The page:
In addition to cross-border transactions impacting on the State's ability to levy and collect taxes, there are larger issues for nations with strong federal and provincial political structures where the powers to levy and collect taxes are distributed. The advent of e-commerce has already weakened this delicate balance of power, with tax evasion becoming a rule rather than exception. Indian provinces, for example, depend largely on taxing sales and inter-state transactions. The traditional brick and mortar structures that were necessary for dealers to register under sales tax laws are gradually disappearing into cyberspace and it is becoming more difficult for the tax authorities to identify the legal 'person' for tax compliance purposes, particularly as traders and consumers can assume multiple virtual identities.

The traditional brick and mortar structures that were necessary for dealers to register under sales tax laws are gradually disappearing into cyberspace and it is becoming more difficult for the tax authorities to identify the legal 'person' for tax compliance purposes

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Measures initiated by tax executives with the desire to leverage information technology (controllable)
Most nations have sought to intensify their exploitation of IT, and with the launch of their e-governance initiatives the concept of public accountability has also assumed a digital identity. Because taxation is the most visible area of governance for the citizen, it is no wonder that tax executives find leveraging IT through e-taxation projects irresistible! It is imperative that SAIs assess these changes and provide Parliament with assurance that etaxation provides good value for money (including sound information security). However, such projects present significantly different platforms for evaluation, so the crucial issue is whether an SAI is capable of undertaking an effective audit in the context of the major e-taxation components enumerated below.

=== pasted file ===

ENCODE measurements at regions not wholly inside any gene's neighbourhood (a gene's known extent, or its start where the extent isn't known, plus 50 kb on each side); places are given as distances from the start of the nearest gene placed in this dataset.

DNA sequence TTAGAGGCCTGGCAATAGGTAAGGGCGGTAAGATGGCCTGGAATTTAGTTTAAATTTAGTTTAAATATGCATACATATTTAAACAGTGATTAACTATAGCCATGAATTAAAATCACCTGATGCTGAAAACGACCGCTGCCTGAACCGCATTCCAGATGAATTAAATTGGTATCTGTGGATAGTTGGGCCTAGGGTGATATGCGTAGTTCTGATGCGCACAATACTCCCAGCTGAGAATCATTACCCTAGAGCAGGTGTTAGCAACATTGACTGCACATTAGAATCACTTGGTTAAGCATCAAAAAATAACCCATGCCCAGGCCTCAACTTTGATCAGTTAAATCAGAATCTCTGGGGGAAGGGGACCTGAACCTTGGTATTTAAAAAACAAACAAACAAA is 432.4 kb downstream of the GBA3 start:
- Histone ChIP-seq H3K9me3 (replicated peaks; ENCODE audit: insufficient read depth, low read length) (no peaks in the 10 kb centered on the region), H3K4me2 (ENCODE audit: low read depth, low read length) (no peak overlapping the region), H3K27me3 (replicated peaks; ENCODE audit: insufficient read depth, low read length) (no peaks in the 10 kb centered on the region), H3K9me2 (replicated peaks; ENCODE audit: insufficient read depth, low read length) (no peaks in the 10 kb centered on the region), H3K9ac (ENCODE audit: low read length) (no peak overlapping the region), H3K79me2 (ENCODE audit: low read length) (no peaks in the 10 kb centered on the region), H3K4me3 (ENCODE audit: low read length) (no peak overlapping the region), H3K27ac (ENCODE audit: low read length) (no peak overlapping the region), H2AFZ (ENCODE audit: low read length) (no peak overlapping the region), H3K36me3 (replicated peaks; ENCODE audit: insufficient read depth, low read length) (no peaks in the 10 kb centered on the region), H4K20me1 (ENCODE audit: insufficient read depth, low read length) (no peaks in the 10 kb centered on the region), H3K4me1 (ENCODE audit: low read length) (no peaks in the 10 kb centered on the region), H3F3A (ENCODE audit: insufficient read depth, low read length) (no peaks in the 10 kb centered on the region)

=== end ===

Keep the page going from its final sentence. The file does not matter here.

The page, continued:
A uniform IT audit approach to this problem requires standard audit software, and the gathering and analysis of information on client systems for input to a systematic audit planning process. Training auditors on different platforms requires 'technology set-up', which may include an e-laboratory for experimentation and the preparation of suitable audit programmes, but most SAIs lack the resources to undertake development work of this scale. Public auditors also lack sufficient time to audit IT investments. Whereas, client staff gain knowledge from specific IT implementations, the public auditor arrives much later, and then for only a limited time. Issues of public accountability for IT investment are challenges that SAIs must face in the e-governance age.

For the tax authority, a web-presence that provides information and other services is an important interface with the citizen, and many tax authorities operate such websites. The emergence of private websites that provide taxpayers with personalised services, thereby plugging deficiencies in official websites, is an interesting trend in many developing countries. These sites provide on-line tax forms, jurisdictional information, tips on tax avoidance, the services of lawyers or accountants, an eforum for tax policy debates, etc. They might be regarded as an embodiment of the failures of official websites to provide a quality service.

Information bases
Most developing countries aim to use IT to make their tax administration more efficient. Like India, they generally operate with a small tax base, which means large scale evasion by those outside the tax net. The basic problem in widening the tax base lies in an inability to link to and analyse different sets of information; a particular obstacle is the inherent limitation in cross-linking to relevant information in manual record keeping systems. E-governance projects typically address this issue through the on-line filing of tax returns, bills of entry, registrations, licences, etc., thus creating a growing information base that significantly enhances the tax administrator's ability to widen the tax base. Major issues for the tax auditor are to analyse these new information databases, link the results to other information bases, and then draw conclusions on which to make effective recommendations. It is also important to audit both the information base design parameters and the operational controls.